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Public Statements

Introduction of Family and Medical Leave Inclusion Act

Floor Speech

By:
Date:
Location: Washington, DC

Mrs. CAROLYN B. MALONEY of New York. Mr. Speaker, it is time to bring our nation's federal workplace policies into the 21st Century. Signed into law 20 years ago this past February, the Family and Medical Leave Act (FMLA) provides protections to almost 60 percent of the American workforce. This means approximately 90 million workers are covered and eligible for leave under current FMLA policies that allow for up to 12 weeks of unpaid leave from work to care for a new baby or to care for a spouse, child under age 18, or parent who has a serious health condition. While this leave has provided critical work protections to individuals in times of great need, this landmark law does not go far enough in accommodating our modern workforce and families.

Polls related to recent cases before the Supreme Court show that more and more Americans support marriage equality and recognize the need to extend federal rights and privileges to all American families. With that goal in mind, I am introducing the Family and Medical Leave Inclusion Act that will allow same sex spouses and partners, grandparents, and other loved ones eligible to take family and medical leave to care for a sick family member. Under current federal law, such individuals do not qualify for FMLA, making it impossible for some employees to be with their loved ones during times of medical need.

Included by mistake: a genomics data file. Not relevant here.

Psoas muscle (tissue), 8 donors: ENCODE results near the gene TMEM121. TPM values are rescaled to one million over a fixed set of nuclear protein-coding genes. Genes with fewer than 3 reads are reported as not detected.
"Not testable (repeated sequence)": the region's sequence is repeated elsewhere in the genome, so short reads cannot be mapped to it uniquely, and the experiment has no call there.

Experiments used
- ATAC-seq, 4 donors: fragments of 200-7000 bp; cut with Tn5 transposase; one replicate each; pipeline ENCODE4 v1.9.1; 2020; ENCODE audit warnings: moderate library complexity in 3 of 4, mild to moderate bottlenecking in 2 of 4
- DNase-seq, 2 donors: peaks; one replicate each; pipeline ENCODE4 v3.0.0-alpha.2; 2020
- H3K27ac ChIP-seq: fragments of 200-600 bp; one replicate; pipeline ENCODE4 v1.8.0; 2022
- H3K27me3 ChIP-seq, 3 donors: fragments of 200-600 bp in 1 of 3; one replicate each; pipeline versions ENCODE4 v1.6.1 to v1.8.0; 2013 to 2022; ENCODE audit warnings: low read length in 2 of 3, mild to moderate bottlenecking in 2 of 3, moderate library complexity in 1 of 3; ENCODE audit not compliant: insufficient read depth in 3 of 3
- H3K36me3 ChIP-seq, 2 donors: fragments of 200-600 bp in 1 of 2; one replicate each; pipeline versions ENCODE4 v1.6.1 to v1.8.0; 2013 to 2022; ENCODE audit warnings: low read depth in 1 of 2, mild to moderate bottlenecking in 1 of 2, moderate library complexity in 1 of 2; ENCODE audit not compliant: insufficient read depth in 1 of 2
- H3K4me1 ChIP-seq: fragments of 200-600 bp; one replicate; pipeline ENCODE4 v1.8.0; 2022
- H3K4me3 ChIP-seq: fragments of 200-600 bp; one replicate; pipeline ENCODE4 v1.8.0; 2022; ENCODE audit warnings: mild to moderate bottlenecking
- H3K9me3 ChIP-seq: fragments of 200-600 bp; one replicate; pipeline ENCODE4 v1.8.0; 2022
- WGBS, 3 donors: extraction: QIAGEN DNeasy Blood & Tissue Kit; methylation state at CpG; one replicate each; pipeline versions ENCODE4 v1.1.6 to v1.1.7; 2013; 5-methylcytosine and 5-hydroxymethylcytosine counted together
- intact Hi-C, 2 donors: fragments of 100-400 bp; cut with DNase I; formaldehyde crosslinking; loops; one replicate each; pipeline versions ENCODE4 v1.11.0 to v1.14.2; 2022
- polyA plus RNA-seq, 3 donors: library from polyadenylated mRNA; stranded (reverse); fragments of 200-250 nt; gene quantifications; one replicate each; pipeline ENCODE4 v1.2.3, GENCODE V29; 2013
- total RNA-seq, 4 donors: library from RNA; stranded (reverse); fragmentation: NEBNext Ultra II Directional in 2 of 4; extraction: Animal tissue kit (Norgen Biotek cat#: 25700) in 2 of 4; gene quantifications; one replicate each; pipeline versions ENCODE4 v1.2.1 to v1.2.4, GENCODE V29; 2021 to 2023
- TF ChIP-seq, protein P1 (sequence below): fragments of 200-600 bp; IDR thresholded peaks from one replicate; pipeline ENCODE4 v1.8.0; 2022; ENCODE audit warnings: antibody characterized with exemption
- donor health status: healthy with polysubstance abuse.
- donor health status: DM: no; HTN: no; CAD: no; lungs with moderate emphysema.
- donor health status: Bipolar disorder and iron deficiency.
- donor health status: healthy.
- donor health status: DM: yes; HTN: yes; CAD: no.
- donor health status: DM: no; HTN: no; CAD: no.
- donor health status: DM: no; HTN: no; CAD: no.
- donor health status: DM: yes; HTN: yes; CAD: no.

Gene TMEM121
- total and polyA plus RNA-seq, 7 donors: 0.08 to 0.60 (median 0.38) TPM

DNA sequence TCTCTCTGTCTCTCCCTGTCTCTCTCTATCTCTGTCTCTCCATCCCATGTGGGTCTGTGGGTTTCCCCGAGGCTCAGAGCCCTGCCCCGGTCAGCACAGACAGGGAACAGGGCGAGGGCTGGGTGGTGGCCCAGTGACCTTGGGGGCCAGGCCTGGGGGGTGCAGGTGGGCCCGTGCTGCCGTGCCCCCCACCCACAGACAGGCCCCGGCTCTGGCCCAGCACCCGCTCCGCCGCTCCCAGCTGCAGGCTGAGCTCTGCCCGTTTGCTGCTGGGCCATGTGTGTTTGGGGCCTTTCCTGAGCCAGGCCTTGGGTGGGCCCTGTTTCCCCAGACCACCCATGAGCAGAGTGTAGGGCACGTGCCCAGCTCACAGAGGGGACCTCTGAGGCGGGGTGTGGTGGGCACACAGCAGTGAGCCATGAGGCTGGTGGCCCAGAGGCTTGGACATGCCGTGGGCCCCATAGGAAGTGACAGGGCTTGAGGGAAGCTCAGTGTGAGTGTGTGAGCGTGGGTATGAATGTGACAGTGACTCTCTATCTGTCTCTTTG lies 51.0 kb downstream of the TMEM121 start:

Almost 600 employers, including more than two hundred fortune 500 companies, several states, the District of Columbia, and some local jurisdictions have extended these protections to individuals not originally included in the original Family and Medical Leave Act. The legislation I am introducing today would allow an employee to take unpaid leave from work if his or her same-sex spouse or domestic partner has a serious health condition. It also permits employees to take FMLA to care for a parent-in-law, adult child, sibling, grandchild or grandparent if that person has a serious health condition. Additionally, given repeal of don't ask don't tell, this legislation includes domestic partners of service members as permissible candidates for FMLA.

I thank Senator Richard Durbin for introducing this legislation on the Senate side as well as my colleagues who have signed on as original supporters. I urge swift passage of this bill.


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